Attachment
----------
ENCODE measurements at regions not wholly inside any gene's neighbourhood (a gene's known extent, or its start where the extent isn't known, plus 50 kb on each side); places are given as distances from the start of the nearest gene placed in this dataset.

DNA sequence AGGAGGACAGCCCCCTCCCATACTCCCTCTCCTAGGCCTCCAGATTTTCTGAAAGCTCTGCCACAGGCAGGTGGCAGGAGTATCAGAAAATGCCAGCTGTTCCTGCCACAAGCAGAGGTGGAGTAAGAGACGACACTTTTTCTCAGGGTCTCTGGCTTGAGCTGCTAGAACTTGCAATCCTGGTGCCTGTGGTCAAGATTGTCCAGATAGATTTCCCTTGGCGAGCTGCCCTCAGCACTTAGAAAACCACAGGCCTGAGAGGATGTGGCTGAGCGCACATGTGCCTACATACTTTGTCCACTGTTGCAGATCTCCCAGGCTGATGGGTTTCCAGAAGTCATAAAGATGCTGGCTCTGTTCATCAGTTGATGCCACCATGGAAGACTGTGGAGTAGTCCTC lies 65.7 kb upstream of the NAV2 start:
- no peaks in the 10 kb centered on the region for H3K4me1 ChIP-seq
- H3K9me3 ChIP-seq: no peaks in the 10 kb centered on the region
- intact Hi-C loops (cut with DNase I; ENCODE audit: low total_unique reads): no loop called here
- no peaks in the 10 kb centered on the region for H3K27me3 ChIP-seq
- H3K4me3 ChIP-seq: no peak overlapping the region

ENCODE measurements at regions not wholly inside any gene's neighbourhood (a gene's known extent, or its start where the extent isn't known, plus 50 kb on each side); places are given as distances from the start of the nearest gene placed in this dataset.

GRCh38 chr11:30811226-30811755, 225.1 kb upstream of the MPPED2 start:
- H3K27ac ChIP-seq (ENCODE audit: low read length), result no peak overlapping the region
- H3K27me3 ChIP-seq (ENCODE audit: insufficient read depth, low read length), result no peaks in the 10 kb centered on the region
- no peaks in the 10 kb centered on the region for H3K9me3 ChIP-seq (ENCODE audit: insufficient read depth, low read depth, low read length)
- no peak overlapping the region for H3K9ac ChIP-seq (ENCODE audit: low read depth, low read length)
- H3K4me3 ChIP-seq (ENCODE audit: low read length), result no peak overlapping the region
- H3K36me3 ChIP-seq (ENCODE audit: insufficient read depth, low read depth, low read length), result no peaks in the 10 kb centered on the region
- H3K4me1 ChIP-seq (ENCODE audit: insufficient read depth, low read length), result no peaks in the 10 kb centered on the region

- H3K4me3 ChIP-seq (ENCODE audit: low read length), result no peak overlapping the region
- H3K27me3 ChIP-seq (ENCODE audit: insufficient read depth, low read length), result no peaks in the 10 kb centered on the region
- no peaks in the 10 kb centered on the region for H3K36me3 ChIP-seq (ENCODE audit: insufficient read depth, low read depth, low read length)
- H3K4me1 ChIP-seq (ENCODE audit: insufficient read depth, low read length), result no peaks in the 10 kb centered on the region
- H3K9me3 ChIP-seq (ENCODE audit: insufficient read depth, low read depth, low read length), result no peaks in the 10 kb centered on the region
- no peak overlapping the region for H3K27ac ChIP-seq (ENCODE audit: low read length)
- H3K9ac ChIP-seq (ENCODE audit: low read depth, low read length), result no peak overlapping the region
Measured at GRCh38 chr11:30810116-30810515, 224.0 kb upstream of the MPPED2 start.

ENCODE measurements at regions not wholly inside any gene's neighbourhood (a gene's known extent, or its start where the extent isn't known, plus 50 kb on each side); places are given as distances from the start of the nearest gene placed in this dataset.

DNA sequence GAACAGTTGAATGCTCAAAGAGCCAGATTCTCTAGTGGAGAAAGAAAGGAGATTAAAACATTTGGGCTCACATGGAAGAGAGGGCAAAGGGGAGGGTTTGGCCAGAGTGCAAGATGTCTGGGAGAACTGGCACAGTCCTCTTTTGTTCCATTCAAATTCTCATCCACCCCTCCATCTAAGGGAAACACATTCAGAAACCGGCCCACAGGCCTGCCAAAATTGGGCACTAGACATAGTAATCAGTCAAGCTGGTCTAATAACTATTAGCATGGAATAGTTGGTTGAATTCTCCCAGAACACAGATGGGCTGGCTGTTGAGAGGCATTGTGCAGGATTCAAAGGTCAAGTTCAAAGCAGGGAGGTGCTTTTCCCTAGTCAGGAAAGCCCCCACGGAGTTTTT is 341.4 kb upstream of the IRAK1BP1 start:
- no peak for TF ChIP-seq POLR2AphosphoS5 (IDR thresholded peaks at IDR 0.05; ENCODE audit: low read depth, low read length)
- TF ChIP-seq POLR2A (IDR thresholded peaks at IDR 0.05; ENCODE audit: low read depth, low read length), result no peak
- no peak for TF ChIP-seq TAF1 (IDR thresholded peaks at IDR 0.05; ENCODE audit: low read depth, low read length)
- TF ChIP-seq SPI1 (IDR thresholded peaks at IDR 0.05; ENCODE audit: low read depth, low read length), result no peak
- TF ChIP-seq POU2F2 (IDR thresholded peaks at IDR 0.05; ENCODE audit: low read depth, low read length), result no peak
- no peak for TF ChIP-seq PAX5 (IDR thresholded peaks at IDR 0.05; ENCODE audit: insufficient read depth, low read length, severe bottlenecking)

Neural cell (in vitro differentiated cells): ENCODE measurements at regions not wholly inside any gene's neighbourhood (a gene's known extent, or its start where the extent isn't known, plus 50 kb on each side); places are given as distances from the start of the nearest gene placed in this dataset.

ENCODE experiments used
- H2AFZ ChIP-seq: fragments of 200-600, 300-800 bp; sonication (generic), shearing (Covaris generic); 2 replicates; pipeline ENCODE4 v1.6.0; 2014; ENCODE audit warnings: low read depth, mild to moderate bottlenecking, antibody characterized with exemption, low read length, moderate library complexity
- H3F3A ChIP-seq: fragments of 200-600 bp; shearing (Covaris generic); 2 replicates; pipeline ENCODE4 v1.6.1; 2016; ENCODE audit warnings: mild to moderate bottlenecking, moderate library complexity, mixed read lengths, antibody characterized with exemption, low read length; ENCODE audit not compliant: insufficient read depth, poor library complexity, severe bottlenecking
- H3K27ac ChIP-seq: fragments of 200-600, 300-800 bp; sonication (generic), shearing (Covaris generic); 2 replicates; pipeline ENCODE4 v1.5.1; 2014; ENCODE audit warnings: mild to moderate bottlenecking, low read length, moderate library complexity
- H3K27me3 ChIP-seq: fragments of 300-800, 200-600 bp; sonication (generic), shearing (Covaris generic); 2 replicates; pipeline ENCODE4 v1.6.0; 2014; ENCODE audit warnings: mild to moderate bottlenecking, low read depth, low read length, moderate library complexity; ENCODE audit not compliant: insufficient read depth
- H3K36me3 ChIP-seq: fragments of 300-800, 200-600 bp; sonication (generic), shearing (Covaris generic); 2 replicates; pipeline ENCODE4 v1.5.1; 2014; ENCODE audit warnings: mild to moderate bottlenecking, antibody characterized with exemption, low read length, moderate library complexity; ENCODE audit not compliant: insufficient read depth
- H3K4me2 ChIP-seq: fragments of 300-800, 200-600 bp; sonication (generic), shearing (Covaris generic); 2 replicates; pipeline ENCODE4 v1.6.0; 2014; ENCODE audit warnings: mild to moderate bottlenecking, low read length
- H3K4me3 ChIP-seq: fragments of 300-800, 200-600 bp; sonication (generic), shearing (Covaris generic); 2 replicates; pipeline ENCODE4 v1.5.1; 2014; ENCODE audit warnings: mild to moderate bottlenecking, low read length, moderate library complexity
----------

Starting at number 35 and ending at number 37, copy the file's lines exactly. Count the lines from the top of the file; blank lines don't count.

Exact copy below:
- H2AFZ ChIP-seq: fragments of 200-600, 300-800 bp; sonication (generic), shearing (Covaris generic); 2 replicates; pipeline ENCODE4 v1.6.0; 2014; ENCODE audit warnings: low read depth, mild to moderate bottlenecking, antibody characterized with exemption, low read length, moderate library complexity
- H3F3A ChIP-seq: fragments of 200-600 bp; shearing (Covaris generic); 2 replicates; pipeline ENCODE4 v1.6.1; 2016; ENCODE audit warnings: mild to moderate bottlenecking, moderate library complexity, mixed read lengths, antibody characterized with exemption, low read length; ENCODE audit not compliant: insufficient read depth, poor library complexity, severe bottlenecking
- H3K27ac ChIP-seq: fragments of 200-600, 300-800 bp; sonication (generic), shearing (Covaris generic); 2 replicates; pipeline ENCODE4 v1.5.1; 2014; ENCODE audit warnings: mild to moderate bottlenecking, low read length, moderate library complexity